Maidment Theatre - Musgrove Studio, Auckland

13/04/2010 - 17/04/2010

Mangere Arts Centre, Auckland

06/12/2010 - 11/12/2010

Little Theatre, Library Bldg, 2 Queens Drive, Lower Hutt

29/04/2013 - 02/05/2013

Production Details

The echoes of the past weave through time and geneology to the present.
Tautai is a modern exploration of the playwright’s love of Polynesian mythology and story telling, woven into the kiekie that our Tokelauan urban youth live in today.
Tautai is a fishing trip not to be missed.
Musgrove Studio (Maidment Theatre)
13 – 17 Apr 2010
book tickets online
Telephone bookings: (09) 308 2383


Pacific theatre success comes to Mangere

Local Pacific theatre with international ties comes to Mangere in December with Tautai, a coming of age story penned by Tokelauan/Samoan New Zealander Iaheto Ah Hi. 

The writer says the play weaves together song, dance, gaming, b-boying, and giant sea turtles with his love of Polynesian mythology and storytelling. 

As a resident of Manurewa, Mr Ah Hi lends his work a distinctly South Auckland voice that appeals to a global audience.

The story of Tautai has recently been adapted to become a story arc of local feature film Matariki,which has travelled as far afield as the Toronto International Film Festival and opens at Event Cinemas in New Zealand on 18 November.

Originally written as a one-man play, Tautai has been reworked into a four-person production which features many familiar and talented local faces, including Iaheto Ah Hi (Matariki, Sione’s Wedding), Shimpal Lelisi (Sione’s Wedding, BroTown), Tavai Fa’asavalu (Pacific Institute of Performing Arts graduate) and Victoria Schmidt (Sione’s Wedding). Oscar Kightley (RadiRadiRah, BroTown) takes the reins as director.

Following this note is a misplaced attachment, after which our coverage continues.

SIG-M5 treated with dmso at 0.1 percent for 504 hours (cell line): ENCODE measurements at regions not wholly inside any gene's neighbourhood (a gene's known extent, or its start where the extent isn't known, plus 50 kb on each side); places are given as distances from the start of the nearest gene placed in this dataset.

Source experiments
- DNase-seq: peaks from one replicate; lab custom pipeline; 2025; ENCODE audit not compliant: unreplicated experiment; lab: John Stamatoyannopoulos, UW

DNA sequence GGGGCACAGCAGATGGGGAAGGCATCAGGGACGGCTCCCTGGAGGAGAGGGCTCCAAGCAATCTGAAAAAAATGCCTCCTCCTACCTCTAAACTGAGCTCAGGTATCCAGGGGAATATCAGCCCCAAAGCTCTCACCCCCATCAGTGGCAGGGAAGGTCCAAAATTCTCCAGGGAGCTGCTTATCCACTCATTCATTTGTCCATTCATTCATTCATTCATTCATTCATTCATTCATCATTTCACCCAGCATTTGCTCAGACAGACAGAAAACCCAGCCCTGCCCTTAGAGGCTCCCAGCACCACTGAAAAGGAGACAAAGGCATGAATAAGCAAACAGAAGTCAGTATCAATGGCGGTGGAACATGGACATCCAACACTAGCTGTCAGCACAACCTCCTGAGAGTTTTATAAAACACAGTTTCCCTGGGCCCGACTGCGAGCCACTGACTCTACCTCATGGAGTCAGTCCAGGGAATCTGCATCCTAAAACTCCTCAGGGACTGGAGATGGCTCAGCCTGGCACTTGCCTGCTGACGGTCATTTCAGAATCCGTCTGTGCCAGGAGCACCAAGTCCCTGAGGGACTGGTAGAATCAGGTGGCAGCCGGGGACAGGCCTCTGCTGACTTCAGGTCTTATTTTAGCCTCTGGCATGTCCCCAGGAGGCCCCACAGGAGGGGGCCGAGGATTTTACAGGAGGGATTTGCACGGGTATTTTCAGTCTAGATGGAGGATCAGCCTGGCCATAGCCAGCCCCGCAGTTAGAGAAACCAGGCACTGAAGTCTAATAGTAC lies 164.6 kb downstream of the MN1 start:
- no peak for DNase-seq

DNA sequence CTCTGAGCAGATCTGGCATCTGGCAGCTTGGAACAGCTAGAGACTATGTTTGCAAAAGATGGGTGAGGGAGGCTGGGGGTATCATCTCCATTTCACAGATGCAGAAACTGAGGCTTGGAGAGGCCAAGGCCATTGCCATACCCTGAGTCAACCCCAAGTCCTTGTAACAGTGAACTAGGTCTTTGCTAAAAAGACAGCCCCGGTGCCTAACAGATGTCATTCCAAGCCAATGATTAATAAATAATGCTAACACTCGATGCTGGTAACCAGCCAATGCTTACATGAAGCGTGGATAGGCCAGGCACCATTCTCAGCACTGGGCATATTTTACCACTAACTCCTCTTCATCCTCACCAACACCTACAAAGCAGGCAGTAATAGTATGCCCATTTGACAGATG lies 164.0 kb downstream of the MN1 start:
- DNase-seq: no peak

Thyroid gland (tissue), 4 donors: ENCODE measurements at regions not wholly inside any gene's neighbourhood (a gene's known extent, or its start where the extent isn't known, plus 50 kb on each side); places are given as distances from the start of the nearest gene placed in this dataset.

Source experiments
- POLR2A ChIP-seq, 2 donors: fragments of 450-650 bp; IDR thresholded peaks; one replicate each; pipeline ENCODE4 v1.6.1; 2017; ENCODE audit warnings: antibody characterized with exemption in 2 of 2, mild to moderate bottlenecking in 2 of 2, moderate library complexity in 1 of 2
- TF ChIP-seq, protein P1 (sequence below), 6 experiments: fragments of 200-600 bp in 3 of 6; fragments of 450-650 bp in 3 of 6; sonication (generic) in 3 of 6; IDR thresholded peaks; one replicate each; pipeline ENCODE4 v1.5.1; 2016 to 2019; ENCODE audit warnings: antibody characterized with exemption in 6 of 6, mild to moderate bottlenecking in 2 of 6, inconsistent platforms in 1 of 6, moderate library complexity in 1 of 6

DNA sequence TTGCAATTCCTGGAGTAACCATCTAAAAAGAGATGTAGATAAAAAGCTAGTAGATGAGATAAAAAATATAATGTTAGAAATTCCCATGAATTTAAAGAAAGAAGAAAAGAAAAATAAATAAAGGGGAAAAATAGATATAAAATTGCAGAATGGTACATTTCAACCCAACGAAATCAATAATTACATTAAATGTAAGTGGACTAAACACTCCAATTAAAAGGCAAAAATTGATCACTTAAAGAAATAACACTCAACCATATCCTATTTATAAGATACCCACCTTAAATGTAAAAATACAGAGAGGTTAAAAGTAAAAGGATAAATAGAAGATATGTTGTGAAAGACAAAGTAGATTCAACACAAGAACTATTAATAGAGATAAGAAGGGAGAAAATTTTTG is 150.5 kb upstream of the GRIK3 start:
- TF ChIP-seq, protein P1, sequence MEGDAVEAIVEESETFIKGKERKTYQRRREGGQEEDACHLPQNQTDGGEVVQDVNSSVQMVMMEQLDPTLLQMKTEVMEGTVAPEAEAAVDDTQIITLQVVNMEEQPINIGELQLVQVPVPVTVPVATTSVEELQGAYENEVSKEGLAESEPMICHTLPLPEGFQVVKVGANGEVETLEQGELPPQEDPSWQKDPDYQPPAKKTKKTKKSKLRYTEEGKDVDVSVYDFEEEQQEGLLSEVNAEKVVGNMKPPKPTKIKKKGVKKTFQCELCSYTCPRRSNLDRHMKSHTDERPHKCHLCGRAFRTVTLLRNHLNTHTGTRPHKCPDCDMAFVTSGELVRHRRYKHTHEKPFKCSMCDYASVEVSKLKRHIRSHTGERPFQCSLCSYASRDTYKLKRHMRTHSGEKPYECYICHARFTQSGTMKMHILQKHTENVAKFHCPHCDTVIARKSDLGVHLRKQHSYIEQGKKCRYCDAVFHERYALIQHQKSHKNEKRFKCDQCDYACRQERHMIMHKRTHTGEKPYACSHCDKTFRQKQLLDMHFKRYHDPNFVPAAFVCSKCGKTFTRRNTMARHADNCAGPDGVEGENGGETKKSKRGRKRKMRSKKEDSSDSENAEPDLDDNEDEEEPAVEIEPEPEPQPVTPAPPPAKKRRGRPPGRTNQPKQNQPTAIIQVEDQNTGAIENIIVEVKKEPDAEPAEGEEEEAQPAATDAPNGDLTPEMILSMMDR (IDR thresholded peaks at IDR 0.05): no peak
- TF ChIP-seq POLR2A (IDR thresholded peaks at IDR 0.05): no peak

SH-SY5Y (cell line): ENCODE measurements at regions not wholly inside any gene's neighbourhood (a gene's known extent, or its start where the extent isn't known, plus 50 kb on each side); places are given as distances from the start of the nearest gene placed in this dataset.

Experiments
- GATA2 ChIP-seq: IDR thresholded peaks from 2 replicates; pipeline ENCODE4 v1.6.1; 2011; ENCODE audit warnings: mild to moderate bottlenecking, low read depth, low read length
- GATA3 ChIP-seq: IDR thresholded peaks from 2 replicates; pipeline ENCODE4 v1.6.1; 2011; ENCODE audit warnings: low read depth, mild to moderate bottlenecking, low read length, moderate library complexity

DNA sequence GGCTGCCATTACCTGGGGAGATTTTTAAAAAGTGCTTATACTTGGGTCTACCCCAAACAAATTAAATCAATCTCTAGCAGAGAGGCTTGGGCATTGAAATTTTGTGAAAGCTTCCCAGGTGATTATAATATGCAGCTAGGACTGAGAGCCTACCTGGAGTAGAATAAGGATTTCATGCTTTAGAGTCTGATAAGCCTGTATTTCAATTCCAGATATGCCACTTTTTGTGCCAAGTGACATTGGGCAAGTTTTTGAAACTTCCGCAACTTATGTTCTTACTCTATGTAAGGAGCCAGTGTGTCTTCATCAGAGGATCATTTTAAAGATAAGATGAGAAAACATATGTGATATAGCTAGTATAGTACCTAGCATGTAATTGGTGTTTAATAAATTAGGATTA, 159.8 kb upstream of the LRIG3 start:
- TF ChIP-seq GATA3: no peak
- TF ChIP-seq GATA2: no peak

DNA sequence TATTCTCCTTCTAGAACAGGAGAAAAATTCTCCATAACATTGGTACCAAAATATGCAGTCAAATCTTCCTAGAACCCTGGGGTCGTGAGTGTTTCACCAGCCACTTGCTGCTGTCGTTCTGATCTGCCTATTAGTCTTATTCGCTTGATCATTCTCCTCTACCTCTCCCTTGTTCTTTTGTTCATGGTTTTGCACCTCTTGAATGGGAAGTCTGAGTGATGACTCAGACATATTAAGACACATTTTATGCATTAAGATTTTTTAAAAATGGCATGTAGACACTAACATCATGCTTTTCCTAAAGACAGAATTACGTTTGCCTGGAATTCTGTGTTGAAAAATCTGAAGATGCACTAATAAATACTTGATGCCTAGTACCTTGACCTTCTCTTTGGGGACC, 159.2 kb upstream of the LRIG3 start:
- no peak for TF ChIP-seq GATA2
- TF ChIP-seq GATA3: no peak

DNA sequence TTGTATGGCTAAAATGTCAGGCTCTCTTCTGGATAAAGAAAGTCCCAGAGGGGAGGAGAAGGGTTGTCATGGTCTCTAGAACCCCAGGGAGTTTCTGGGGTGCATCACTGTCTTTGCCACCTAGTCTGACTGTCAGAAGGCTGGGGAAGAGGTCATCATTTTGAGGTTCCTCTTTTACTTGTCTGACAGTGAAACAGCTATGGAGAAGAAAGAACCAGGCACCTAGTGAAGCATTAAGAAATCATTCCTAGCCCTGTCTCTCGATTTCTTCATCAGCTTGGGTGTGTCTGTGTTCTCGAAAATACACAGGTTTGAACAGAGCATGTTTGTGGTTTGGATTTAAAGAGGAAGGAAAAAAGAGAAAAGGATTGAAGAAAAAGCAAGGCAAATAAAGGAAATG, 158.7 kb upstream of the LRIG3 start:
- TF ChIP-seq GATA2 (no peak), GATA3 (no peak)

Tautai is supported by Creative New Zealand and Auckland Council and opens on Monday 6 December and runs until Saturday 11 December.

6 – 11 December – 7.30pm

Tickets: $20 / $15 from Mangere Arts Centre – Ngâ Tohu o Uenuku
or www.eventfinder.co.nz – a booking fee may apply
Mangere Arts Centre – Ngâ Tohu o Uenuku
Corner Bader Drive and Orly Avenue
Mangere, Manukau

Phone: 09 262 5789

2013 – Wellington season 

Part one in the Stingray Trilogy of plays.  

Tautai is a coming of age story that weaves the songs, chants, dances, and mythology of Tokelau with the beats and dance of urban New Zealand. Set in Lower Hutt, Wellington, New Zealand, Tautai follows 16 year old master-thief Mauilata on his journey to accepting his culture and rediscovery of his roots.

The performance group O MATA will be part of Tautai: singing and dancing the Tokelauan songs in the play. We are excited to have them be part of the team in what will be a special event.

Tautai by Iaheto Ah Hi is a thoughtful and moving new Pacific work performed with vigour by experienced practitioners (including the writer himself in the lead role).” Premiere April 2010. Reviewed by Katrina Chandra, 15 Apr 2010

“Director Oscar Kightley brings this story – its music, dance, dialogue and design – together in harmony. This piece of inspired theatre is worth seeing and celebrating…” Season at Mangere Arts Centre December 2010. Reviewed by Caoilinn Hughes, 7 Dec 2010

Tautai explores the kiekie that our urban youth live in and presents it in a story with humour and heart.